PlayStation Portable

PlayStation Portable
PSP Logo.svg
Psp-1000.jpg
Logo and original model of the PSP
DeveloperSony Computer Entertainment
ManufacturerSony
Product familyPlayStation
TypeHandheld game console
GenerationSeventh generation
Release date
  • JP: December 12, 2004
  • NA: March 24, 2005
  • BR: March 24, 2005
  • INA: March 24, 2005
  • EU: September 1, 2005
  • AS: September 1, 2005
  • AF: September 1, 2005
  • AU: September 1, 2005
Lifespan2004–2014
Discontinued
  • NA: January 2014
  • JP: June 2014
  • PAL: December 2014
Units soldWorldwide: 80–82 million[1][2][3]
MediaUMD, digital distribution
Operating systemPlayStation Portable system software
CPU20-333 MHz MIPS R4000
Memory32 MB (PSP-1000); 64 MB (2000, 3000, Go, E1000)
StorageMemory Stick Duo, Memory Stick PRO Duo
PSP Go: Memory Stick Micro (M2) and 16 GB flash memory
Display480 × 272 pixels with 24-bit color, 30:17 widescreen TFT LCD
PSP Go: 3.8 in (97 mm)
other models: 4.3 in (110 mm)
SoundStereo speakers, mono speaker (PSP-E1000), microphone (PSP-3000, PSP Go), 3.5 mm headphone jack
ConnectivityWi-Fi (802.11b) (except PSP-E1000), IrDA (PSP-1000), USB, Bluetooth (PSP Go)
Online servicesPlayStation Network
DimensionsPSP-1000:
2.9 in (74 mm) (h)
6.7 in (170 mm) (w)
0.91 in (23 mm) (d)
PSP2000/3000:
2.8 in (71 mm) (h)
6.7 in (169 mm) (w)
0.75 in (19 mm) (d)
PSP Go:
2.7 in (69 mm) (h)
5.0 in (128 mm) (w)
0.65 in (16.5 mm) (d)
PSP E1000:
2.9 in (73 mm) (h)
6.8 in (172 mm) (w)
0.85 in (21.5 mm) (d)
MassPSP1000:
9.9 ounces (280 g)
PSP2000/3000:
6.7 ounces (189 g)
PSP Go:
5.6 ounces (158 g)
PSP E1000:
7.9 ounces (223 g)
Best-selling gameGrand Theft Auto: Liberty City Stories (7.6 million) (as of October 2015)[citation needed]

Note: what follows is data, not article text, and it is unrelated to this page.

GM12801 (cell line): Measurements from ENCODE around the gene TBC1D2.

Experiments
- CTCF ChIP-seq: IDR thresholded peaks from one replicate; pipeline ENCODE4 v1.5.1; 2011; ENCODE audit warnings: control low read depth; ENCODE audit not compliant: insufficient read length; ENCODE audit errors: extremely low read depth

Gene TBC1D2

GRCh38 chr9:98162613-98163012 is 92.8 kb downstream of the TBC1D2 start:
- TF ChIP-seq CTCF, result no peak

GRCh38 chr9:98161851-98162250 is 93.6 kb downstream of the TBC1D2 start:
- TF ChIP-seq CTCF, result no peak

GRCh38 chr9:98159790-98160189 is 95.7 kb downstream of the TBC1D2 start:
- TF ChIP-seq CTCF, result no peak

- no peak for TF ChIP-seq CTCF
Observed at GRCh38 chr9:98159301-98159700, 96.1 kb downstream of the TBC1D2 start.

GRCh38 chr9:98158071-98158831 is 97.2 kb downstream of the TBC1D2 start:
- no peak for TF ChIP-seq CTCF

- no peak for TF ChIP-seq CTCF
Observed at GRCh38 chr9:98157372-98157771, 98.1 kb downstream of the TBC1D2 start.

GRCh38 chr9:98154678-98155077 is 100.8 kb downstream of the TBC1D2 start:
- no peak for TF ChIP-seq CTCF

Backward
compatibility
PS one (download only)
SuccessorPlayStation Vita

The PlayStation Portable[a] (PSP) is a handheld game console that was developed by Sony Computer Entertainment as part of the seventh generation of video-game consoles. Development of the handheld console was announced during E3 2003 and it was unveiled on May 11, 2004, at a Sony press conference before the next E3. The system was released in Japan on December 12, 2004; in North America on March 24, 2005; and in the PAL region on September 1, 2005. It competed with the Nintendo DS.

The PSP was the most powerful portable console when it was introduced. It was the first real competitor of Nintendo's handheld consoles after many challengers, such as SNK's Neo Geo Pocket and Nokia's N-Gage, had failed. Its advanced graphics made the PSP a popular mobile-entertainment device, which can connect to the PlayStation 2 (PS2) and PlayStation 3 (PS3) games consoles, computers running Microsoft Windows and Apple Macintosh software, other PSP systems and the Internet. The PSP is the only handheld console to use an optical disc format – Universal Media Disc (UMD) – as its primary storage medium. It was received positively by most video-game critics and sold 76 million units by 2012.

Several models of the console were released. The PSP line was succeeded by the PlayStation Vita, which was released in December 2011 in Japan and worldwide in February 2012. The Vita has backward compatibility with many PSP games that were released on the PlayStation Network through the PlayStation Store, which became the main method of purchasing PSP games after Sony shut down access to the PlayStation Store from the PSP system on March 31, 2016. Hardware shipments ended worldwide in 2014; the PSP sold 80 million units during its 10-year lifetime. Production of UMDs ended when the last Japanese factory making them closed in late 2016.

History